Barry Jackson

Dolphins tight end Thomas encouraged by anthem policy change and his recent play

Miami Dolphins tight end Julius Thomas (89) screams after a fourth quarter reception in Sunday’s game against Oakland. Thomas had his best receiving game of the season.
Miami Dolphins tight end Julius Thomas (89) screams after a fourth quarter reception in Sunday’s game against Oakland. Thomas had his best receiving game of the season.

A six-pack of Thursday Dolphins notes:

▪  Dolphins tight end Julius Thomas was encouraged on two fronts Sunday: His work to improve his on-field chemistry with Jay Cutler is starting to pay off. And he’s now once again able to protest social issues in the way that he would like.

In the loss to Oakland, Thomas had his best receiving day as a Dolphin, with six catches for 84 yards – including a spectacular 27-yard catch – and a touchdown, his first of the season.

The touchdown was “exciting” for a player who is accustomed to getting in the end zone a lot more than that. He had 24 touchdowns in 28 games playing with Peyton Manning in Denver, with Gase as the Broncos’ offensive coordinator.

“We were able to be in the right spot in the right timing and get the right result,” he said. In working with a new quarterback, “it takes time to build that in and get on the same page as everybody. We were able to get some of that stuff going and I hope it continues to go that way.”

Thomas says he’s able to do some things that other tight ends can’t. With that comes more responsibility. And with more responsibility comes more growing pains. Here’s how he explains it:

“Some of the things I do are pretty unique,” he said. “They are not everything every tight end always does. My ability to stretch the field is pretty unique for a tight end. Some of my ability to create separation. I pretty much run almost all the routes in the route tree. Can be lined up almost anywhere.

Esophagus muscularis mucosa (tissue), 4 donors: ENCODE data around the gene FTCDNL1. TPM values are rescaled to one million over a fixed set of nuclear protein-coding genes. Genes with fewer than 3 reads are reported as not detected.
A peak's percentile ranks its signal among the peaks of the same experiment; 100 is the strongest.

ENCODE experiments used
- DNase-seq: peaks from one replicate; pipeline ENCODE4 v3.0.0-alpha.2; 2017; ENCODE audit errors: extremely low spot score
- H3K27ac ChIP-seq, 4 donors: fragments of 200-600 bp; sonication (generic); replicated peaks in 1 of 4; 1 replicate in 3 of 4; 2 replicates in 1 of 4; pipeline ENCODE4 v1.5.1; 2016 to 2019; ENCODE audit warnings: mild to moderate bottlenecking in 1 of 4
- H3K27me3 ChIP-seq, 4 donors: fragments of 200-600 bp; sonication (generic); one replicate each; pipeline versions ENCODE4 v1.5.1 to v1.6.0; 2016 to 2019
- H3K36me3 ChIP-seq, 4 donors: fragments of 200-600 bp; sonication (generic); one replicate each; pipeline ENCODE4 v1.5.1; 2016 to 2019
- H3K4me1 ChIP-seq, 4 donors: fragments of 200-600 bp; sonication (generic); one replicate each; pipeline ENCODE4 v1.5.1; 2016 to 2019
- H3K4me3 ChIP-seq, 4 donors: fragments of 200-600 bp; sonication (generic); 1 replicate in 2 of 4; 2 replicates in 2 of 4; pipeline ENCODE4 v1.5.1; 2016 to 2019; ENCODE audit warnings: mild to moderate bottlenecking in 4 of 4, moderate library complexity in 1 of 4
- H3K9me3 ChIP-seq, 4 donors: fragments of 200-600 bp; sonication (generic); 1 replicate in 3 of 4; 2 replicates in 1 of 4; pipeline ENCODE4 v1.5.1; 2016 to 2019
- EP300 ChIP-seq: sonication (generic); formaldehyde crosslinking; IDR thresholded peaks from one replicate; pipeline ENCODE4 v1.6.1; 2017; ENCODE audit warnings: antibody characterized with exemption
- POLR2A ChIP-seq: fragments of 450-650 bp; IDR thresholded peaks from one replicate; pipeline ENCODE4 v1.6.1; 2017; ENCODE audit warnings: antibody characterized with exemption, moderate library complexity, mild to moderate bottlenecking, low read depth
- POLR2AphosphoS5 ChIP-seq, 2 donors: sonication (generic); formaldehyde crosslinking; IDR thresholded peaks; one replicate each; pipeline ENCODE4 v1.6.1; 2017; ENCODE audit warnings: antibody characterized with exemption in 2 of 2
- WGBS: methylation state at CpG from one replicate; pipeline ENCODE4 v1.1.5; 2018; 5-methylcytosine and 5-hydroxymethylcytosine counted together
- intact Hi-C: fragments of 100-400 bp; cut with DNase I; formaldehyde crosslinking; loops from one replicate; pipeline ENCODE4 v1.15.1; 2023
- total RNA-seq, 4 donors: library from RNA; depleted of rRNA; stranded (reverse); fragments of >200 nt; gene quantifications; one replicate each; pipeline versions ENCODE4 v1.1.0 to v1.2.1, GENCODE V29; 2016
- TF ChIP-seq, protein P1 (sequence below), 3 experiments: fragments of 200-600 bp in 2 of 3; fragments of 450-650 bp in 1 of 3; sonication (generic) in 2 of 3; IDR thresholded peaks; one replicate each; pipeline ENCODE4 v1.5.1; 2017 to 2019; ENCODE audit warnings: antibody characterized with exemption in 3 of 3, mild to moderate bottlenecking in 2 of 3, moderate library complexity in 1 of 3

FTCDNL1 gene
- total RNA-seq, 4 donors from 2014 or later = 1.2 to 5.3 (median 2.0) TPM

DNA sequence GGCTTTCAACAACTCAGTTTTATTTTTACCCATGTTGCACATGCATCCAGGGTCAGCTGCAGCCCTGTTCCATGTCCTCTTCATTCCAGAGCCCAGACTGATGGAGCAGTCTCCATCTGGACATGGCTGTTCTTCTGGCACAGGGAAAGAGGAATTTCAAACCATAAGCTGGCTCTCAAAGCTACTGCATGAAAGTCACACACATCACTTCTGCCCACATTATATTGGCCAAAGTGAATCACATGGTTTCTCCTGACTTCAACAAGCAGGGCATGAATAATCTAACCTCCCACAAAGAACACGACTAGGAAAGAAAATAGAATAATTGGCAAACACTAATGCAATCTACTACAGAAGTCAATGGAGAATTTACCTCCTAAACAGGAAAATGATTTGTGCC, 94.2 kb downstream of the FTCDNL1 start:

“That takes a lot of time. It's not something that comes easy, especially as a tight end, you are in different spots and you are attacking the defense differently than you do with other tight ends.”

Thomas ranks 19th among NFL tight ends with 23 receptions and 20th with 252 receiving yards.

Meanwhile, Thomas said he was pleased that Adam Gase changed a team policy and allowed he, Michael Thomas and Kenny Stills to kneel on the sideline during the national anthem on Sunday, instead of being forced to stay in the locker-room if they wanted to kneel.

The players have made clear that they are not protesting the flag, but instead making a statement on social issues that need to be addressed.

“It was something that's good after talking with him and expressing our thoughts and feelings, he was able to be understanding,” Thomas said.

“That's important we have something we believe in, something we think is right to do. It's really encouraging to have coach be willing to let us express that and display that in ways we feel most comfortable doing. To allow us to go back on the field and take a knee is a good thing and I appreciate it.”